7/16/19 By: Jon Castagnino
Let’s go back to 2004, Year One of the Vegas Summer League. Only six teams participated (Boston, Denver, Phoenix, Washington, Orlando, Cleveland), games were only played in Cox Pavilion and former Rebel Marcus Banks drew the loudest cheers. Steve Blake, Jameer Nelson and Dwight Howard (!!!) were the main attractions.
Fresh out of UNLV and struggling to find my first “real job” in journalism, I heard someone was searching for interns help this fledgling attempt to bring the NBA to our city. I was all in.
However, the crowds weren’t as keen to this concept of pro basketball in Las Vegas. You could roll a bowling bowl through Cox and not hit anyone, except for maybe one of the interns.
Thankfully co-founders Warren LeGarie and Albert Hall were all in, and stayed in.
Six teams turned into 16 teams in 2005. The NBA signed on in 2007; and since 2018, all 32 teams call Vegas home for the summer.
When you think about the people that made major-league sports in Vegas possible, opening the door to the Golden Knights and Raiders, LeGarie and Hall (and the interns) should be on the list of “Thank You” cards that need to be written.
15 years later, Las Vegas is the only place that matters for basketball in the summer. The League, paired with USA Basketball training camp, draws over 130,000 fans to the UNLV campus and many of the most influential names in major-league sports.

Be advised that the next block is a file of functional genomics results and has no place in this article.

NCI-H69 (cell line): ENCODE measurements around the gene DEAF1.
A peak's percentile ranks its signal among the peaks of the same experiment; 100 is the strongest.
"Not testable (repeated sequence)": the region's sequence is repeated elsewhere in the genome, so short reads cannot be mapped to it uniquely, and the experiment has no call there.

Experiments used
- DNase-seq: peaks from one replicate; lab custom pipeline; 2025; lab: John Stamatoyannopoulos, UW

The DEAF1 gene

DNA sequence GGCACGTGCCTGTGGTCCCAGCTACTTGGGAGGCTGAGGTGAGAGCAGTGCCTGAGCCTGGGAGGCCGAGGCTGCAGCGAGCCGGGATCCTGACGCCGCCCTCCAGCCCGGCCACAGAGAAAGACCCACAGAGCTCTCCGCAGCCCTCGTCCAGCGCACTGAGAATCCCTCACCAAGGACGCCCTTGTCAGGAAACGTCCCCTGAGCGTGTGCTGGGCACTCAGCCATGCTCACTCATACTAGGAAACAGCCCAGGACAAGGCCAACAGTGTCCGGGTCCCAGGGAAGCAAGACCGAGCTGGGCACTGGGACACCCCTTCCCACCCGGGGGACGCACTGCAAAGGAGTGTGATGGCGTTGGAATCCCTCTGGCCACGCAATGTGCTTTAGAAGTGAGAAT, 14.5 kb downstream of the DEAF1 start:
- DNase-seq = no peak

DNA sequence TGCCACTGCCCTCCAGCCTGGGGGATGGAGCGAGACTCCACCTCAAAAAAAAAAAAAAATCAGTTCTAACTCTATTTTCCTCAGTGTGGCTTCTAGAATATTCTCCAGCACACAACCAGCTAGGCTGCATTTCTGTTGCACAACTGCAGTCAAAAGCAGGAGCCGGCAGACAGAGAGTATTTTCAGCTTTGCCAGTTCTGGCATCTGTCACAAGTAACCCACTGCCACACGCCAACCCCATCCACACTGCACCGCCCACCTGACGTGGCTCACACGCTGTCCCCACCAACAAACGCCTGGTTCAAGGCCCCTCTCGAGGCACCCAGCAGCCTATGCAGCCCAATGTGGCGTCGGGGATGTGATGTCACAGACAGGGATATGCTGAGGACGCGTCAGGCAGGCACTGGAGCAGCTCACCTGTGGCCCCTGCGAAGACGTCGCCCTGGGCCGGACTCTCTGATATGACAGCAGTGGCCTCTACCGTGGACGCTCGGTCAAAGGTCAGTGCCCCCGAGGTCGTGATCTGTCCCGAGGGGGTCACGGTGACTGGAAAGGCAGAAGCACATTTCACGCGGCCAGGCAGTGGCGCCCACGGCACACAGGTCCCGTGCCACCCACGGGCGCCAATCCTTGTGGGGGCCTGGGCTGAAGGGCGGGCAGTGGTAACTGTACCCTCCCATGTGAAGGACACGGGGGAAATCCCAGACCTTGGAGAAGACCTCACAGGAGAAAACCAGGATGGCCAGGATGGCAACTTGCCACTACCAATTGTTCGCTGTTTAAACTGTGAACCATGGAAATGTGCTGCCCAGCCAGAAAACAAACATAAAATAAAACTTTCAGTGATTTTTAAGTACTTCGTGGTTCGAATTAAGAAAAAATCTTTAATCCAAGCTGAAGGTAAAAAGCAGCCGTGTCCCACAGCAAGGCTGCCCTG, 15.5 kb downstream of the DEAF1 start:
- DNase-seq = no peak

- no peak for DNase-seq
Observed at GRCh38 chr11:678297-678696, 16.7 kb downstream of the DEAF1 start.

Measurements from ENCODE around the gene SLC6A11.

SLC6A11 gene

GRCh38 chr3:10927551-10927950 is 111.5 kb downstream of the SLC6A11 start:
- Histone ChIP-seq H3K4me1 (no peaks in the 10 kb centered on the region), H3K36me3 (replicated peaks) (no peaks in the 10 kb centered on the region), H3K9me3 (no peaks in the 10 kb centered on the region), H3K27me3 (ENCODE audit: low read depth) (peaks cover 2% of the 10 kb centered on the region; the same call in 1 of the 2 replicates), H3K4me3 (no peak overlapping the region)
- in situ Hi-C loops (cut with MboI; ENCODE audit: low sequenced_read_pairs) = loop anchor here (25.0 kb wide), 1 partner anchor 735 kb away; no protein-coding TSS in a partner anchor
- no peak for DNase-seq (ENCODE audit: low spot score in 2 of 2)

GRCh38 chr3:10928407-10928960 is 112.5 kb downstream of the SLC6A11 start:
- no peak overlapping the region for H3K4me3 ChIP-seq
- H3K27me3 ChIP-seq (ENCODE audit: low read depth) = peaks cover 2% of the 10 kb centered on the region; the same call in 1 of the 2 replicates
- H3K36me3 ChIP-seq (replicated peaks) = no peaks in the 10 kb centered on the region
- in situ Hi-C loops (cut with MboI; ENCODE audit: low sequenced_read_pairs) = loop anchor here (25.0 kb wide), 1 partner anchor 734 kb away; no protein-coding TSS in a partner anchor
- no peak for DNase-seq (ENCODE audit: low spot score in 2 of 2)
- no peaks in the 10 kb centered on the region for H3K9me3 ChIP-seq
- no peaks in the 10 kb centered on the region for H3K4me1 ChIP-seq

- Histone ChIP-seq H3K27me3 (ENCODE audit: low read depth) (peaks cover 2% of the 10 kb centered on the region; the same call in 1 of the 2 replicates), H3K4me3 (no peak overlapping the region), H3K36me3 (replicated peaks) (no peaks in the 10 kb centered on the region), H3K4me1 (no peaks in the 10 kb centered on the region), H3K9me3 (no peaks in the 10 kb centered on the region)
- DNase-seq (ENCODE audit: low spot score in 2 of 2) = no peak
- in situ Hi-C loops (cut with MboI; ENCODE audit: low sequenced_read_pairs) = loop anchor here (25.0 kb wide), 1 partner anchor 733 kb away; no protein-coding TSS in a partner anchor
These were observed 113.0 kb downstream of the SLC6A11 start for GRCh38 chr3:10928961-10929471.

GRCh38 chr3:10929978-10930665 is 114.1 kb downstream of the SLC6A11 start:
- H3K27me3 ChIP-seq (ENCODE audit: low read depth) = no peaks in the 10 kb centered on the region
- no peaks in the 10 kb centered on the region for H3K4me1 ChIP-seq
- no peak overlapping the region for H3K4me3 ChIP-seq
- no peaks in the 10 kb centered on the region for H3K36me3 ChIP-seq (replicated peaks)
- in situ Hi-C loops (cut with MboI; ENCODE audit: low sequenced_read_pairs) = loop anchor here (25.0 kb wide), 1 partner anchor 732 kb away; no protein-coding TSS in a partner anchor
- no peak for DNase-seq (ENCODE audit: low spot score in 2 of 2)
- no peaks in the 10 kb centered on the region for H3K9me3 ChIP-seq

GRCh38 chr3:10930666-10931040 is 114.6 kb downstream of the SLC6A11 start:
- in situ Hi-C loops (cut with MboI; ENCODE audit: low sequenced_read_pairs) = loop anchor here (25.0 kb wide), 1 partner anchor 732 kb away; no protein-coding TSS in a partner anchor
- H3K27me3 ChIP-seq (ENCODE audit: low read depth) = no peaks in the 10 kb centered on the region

The Minnesota Timberwolves and Memphis Grizzlies faced off in the championship game of the 2019 Summer League. Grayson Allen made just one of his first six shots, but finished with 17 points and Brandon McCoy sat on the bench for the T’Wolves. The crowd of about 8,000 was energized to see young draft picks and prospects roam the floor for the affordable price of $35. Memphis would win the title, 95-92, but a champion is only a footnote after 11 days of basketball.
Did we envision this back in 2004? No way. Not because Las Vegas couldn’t host it, but because many outsiders didn’t believe our city was worthy of it.
LeGarie and Hall (and don’t forget about the interns!) believed, and now we’re blessed to call Las Vegas the sports capital of the world, in part because of the vision they had to bring summer basketball to southern Nevada.